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v. a·dapt·ed, a·dapt·ing, a·dapts
1. To make suitable to or fit for a specific use or situation: adapted the novel into a movie; adapted the company policy to take internet use into account.
2. To cause to be able to survive and reproduce under certain conditions. Used in the passive: "Every species is adapted to a rather restricted selection of properties of the environment" (Ernst Mayr).
To become adapted: a species that has adapted to a low-oxygen environment.

[Middle English adapten, from Latin adaptāre : ad-, ad- + aptāre, to fit (from aptus, fitting; see apt).]

a·dapt′ed·ness n.
Synonyms: adapt, accommodate, adjust, conform, fit1
These verbs mean to make suitable to or consistent with a particular situation or use: adapted themselves to city life; can't accommodate myself to the new requirements; adjusting their behavior to the rules; conforming my life to accord with my moral principles; fitting the punishment to the crime.


1. suitability
2. the state of having been adapted
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References in periodicals archive ?
Environmental influences upon the social choices, occupational behaviours and adaptedness of zoo chimpanzees: Relevance to occupational therapy.
This behavior does not need to be learned because it has been naturally selected in our ancestors' environment of evolutionary adaptedness.
Materialism has negative impacts on individuals' well-being and social adaptedness (Kasser and Ahuvia 2002; Kasser and Ryan 1993).
The Adaptive Legacy of Human Evolution: A Search for the Environment of Evolutionary Adaptedness.
It interpreted said modules as the "imprint" of the characteristic of the environment--referred to by EP as the environment of evolutionary adaptedness (EEA)--that prevailed during the time period in question.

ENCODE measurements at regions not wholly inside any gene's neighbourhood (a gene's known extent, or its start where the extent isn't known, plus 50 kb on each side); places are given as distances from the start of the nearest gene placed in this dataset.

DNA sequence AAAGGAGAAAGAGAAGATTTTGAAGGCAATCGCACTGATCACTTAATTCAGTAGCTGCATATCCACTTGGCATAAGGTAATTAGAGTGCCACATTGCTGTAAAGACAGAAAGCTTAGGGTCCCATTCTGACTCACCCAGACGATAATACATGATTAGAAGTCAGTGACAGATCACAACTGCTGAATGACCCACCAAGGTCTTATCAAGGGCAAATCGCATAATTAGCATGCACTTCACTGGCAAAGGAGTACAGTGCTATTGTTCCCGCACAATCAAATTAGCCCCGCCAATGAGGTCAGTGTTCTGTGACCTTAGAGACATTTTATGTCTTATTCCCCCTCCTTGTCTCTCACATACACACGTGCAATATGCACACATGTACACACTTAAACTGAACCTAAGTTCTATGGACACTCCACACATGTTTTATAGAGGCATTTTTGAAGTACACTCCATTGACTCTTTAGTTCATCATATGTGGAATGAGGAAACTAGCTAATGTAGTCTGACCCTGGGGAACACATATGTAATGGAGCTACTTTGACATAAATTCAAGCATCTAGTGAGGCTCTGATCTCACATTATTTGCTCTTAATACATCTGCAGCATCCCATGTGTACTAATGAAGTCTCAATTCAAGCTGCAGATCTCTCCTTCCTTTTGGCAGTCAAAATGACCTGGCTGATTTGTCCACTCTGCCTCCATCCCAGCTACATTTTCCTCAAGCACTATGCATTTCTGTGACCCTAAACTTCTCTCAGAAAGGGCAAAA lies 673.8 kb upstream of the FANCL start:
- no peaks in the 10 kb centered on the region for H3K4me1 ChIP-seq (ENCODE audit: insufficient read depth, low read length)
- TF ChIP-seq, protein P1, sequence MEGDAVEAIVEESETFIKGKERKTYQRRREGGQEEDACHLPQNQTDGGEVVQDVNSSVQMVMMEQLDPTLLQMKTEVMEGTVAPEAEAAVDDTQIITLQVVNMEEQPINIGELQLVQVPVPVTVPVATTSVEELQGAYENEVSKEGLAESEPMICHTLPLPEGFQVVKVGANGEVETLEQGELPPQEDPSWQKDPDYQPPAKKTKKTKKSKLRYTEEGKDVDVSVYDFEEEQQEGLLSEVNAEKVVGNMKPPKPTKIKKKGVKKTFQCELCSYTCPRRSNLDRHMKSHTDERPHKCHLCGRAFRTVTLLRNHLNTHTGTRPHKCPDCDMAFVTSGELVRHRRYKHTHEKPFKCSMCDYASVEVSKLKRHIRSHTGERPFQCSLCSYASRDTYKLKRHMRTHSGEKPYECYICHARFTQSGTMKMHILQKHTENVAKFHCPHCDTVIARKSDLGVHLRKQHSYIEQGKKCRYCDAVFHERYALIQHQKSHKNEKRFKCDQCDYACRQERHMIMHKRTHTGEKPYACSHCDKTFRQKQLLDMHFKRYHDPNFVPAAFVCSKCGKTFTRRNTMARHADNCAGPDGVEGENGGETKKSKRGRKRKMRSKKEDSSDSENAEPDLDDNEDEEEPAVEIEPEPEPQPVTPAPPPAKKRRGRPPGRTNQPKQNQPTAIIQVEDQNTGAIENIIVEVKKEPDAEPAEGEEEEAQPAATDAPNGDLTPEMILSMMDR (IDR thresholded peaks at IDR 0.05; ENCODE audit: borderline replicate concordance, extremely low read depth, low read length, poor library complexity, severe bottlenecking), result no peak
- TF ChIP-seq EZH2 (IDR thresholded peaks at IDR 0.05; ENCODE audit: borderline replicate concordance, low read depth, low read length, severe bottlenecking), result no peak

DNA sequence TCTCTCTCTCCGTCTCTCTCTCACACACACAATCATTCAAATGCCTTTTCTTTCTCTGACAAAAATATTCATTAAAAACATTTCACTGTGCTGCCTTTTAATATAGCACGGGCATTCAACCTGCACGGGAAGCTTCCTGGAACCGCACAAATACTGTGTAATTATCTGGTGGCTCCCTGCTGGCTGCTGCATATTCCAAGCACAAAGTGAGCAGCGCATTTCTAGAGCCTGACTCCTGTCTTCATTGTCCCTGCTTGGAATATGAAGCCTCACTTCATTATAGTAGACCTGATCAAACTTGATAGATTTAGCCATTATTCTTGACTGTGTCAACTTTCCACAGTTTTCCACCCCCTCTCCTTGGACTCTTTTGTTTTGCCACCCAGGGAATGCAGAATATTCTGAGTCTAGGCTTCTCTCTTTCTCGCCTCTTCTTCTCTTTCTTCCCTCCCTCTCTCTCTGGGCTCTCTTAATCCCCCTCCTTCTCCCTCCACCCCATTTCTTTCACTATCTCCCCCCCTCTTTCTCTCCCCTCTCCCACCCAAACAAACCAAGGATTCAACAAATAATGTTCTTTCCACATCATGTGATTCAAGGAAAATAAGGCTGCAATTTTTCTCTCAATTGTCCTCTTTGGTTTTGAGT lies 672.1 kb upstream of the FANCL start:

Para Kirch la adaptacion cultural consiste en "the continuous modification of those behavioral patterns in response to changing environments, by means of selective retention of behavior that confers increased adaptedness upon the members of that society" (Kirch, 1980: 110).
Mothers, fathers, infants and alloparents in evolutionary perspective: Revising the conceptual relevance of the environment of evolutionary adaptedness.
FPP employ a sense of 'fitness' of an organism as a kind of overall adaptedness which fosters confusion in understanding natural selection.
A basic tenet of evolutionary psychology is that humans have evolved domain-specific abilities in response to recurring conditions in the environment of evolutionary adaptedness.
Those psychological mechanisms are adaptations to the way of life of hunter-gatherer of the Pleistocene and not necessarily to our modern circumstances and they were designed to solve the adaptative problems of our ancestors in this Environment of Evolutionary Adaptedness (EEA).